According to a Pew Research Center survey from April 2020, about 83% of Republicans rate Trump’s response to the outbreak as either “excellent” or “good,” while only 18% of Democrats say the same. In the same survey, about 52% of Americans say that they disapprove of how Trump is handling his job.

“Many Republicans remain supportive of Trump and his handling of the crisis. These voters will probably vote for Trump no matter what he does, because their allegiance to their party is as strong as a religion for them,” Blum said. “Similarly, there are some Democrats who would vote against Trump no matter what happens. The real constituency we need to pay attention to are undecided voters.”

Tom Wood, Assistant Professor of Political Science at Ohio State University, said voter turnout in the general election could go either way depending on which methods states choose to adopt.

“It might be possible that states will adopt very inclusive vote-by-mail rules to reduce the risk of in-person spread of the coronavirus via voting,” Wood told Spark. “In this case, I would expect turnout to improve. Conversely, few changes might be pursued, and individuals will be expected to vote in-person. In this situation, we’d expect turnout to be suppressed. The expected difference will depend on how we adapt our institutions to mollify voters’ fears.”

According to the National Conference of State Legislatures (NCSL), Colorado, Hawaii, Oregon, Washington and Utah currently conduct all elections entirely by mail. Additionally, Arizona, California, Florida and Montana, who also conduct their elections by mail, reported over 50% of their votes as absentee ballots.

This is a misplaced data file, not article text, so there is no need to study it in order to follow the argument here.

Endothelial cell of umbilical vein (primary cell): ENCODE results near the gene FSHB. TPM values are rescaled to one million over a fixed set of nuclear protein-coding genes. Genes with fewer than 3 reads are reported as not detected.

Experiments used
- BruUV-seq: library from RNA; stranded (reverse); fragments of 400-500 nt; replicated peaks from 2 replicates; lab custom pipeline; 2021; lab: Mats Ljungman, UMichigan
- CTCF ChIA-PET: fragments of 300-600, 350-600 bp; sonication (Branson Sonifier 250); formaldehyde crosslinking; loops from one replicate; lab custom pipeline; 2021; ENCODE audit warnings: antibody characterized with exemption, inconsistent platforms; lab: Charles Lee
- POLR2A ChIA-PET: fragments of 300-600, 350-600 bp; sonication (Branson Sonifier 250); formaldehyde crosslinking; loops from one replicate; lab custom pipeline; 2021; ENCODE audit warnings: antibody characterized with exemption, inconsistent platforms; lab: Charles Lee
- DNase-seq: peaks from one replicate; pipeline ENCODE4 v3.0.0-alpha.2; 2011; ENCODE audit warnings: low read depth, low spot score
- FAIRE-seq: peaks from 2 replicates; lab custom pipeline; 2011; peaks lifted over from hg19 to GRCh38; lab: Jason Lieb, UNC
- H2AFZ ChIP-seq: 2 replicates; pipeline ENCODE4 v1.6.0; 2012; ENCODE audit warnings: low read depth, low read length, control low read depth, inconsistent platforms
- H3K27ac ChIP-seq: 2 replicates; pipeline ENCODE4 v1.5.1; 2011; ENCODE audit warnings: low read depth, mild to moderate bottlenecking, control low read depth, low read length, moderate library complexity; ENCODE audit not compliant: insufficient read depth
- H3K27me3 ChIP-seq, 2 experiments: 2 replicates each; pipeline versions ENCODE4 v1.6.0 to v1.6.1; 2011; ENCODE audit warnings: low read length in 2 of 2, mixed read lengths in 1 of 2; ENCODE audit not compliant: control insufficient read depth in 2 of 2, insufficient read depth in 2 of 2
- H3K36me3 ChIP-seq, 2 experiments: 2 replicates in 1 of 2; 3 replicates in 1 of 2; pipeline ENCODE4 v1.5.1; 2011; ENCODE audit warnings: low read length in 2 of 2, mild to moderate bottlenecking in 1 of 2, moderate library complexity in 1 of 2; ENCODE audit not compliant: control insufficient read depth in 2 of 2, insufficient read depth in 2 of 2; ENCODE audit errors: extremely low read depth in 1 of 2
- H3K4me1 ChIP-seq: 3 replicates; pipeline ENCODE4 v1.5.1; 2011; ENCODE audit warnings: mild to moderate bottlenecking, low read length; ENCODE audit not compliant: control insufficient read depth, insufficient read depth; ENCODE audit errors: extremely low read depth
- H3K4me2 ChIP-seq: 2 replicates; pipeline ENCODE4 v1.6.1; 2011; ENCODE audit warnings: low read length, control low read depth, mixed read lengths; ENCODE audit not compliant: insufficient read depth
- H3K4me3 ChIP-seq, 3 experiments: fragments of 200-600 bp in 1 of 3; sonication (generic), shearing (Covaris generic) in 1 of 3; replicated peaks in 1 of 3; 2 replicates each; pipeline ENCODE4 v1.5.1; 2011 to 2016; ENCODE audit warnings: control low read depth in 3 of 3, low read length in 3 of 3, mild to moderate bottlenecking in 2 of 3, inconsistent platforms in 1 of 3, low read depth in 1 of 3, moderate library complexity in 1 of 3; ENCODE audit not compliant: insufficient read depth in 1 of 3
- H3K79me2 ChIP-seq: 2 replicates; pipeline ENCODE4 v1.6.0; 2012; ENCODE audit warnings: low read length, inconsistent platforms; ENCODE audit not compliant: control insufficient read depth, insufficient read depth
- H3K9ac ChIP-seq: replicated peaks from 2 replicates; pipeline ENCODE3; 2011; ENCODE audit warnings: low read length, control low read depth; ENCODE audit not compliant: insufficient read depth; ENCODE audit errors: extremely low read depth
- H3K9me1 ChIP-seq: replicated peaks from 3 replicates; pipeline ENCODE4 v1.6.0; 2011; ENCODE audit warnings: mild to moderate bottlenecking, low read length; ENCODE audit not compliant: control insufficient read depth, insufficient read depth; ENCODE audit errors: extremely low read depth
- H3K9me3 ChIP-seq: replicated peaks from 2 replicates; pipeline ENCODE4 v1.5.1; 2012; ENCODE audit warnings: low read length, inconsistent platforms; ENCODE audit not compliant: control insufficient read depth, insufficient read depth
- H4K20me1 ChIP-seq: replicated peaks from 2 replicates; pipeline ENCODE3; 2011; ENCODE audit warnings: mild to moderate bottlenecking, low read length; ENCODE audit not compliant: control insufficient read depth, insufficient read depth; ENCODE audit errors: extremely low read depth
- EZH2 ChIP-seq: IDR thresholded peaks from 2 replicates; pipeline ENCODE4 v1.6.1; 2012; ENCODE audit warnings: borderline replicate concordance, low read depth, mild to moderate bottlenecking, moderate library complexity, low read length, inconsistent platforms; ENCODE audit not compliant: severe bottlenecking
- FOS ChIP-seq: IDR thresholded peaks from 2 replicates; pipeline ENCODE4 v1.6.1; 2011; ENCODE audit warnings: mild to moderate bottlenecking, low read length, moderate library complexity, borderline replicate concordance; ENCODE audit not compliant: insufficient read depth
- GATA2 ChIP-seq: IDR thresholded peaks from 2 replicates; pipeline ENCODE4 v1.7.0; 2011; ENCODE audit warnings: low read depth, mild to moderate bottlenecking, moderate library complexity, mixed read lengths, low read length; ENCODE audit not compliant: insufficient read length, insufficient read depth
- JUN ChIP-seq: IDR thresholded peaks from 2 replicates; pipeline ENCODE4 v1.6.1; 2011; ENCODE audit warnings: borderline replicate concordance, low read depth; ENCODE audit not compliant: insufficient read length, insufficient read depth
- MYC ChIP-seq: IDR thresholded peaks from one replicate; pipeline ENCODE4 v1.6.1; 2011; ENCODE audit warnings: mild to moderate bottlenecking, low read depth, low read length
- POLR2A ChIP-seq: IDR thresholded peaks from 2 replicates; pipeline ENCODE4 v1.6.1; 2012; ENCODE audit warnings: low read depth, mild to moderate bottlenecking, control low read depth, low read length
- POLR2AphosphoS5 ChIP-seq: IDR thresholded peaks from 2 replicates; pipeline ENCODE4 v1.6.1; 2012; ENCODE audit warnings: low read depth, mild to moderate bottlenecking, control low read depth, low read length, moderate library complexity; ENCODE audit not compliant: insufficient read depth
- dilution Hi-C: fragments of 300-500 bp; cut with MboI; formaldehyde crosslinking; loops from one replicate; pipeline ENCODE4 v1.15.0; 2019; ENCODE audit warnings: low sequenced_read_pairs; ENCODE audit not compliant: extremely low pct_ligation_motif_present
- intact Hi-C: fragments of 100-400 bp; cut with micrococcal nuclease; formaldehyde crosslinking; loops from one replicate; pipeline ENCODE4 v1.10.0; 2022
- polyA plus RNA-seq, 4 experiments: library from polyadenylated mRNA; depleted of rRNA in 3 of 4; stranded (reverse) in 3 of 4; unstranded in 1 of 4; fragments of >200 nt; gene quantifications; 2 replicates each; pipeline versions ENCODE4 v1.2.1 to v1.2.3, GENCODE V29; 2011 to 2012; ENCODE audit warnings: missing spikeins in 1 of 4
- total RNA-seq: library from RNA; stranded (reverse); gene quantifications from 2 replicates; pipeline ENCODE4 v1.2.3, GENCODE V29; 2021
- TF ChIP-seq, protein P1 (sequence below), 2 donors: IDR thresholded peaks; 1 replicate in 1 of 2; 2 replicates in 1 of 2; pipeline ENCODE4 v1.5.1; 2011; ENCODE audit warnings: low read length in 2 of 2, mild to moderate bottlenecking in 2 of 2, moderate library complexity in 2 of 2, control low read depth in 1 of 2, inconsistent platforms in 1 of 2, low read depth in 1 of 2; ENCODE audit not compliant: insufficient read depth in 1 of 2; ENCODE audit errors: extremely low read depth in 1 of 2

For East senior and President of East Junior State of America (JSA) Tanya Kukreja, no matter which voting methods are instated, voting remains just as significant.

“COVID-19 has allowed me to appreciate how important science is in application, and how it should be taken into account when making political decisions,” said Kukreja, who is looking forward to voting in November. “Coronavirus wouldn’t stop me from voting, but I understand that many others will consider it a hassle to vote by mail, especially people with limited time and resources.”

Though the pandemic has resulted in different responses from the Democratic and Republican parties, Blum said the COVID-19 outbreak has been beneficial in exposing important ideological discrepancies within political parties.

“The Tea Party was one of the strongest factions in the GOP, and their stated focus was fiscal conservatism,” Blum said. “Yet they supported a president who was not particularly fiscally conservative. The key disagreement within the Democratic party has been on whether we need a fundamental transformation of America into a socialist country or not. [Overall] the key issue between the parties seems to be on governmental accountability, which is something Democrats want, but which Trump does not.”

In an April survey by Pew Research Center, 65% of U.S. adults believe that Trump was too slow in initially responding to the COVID-19 threat. The same survey found that 39% of Republicans say that Americans are overreacting to the COVID-19 outbreak, compared to 25% of Democrats. 

For East senior and East JSA participant Hunter Oswald, Trump’s response to COVID-19 couldn’t have been better.

“I thought President Trump reacted very efficiently,” Oswald said. “He took the initiative to stop movement in and out of areas where the virus was before the first infection and death in the United States.”

According to Menchhofer-Grote, an overarching sense of support and urgency between the federal and local government is necessary in order to fully combat the virus.

“The intelligence reports were not taken seriously in January and February. Had a more proactive approach been taken by our executive branch, we could have been prepared for the mass production of masks, gloves, ventilators, hospital beds, preparing healthcare workers for what was to come,” Menchhofer-Grote told Spark. “There really needs to be a much more coordinated federalism effort between the federal government, states, and local government.”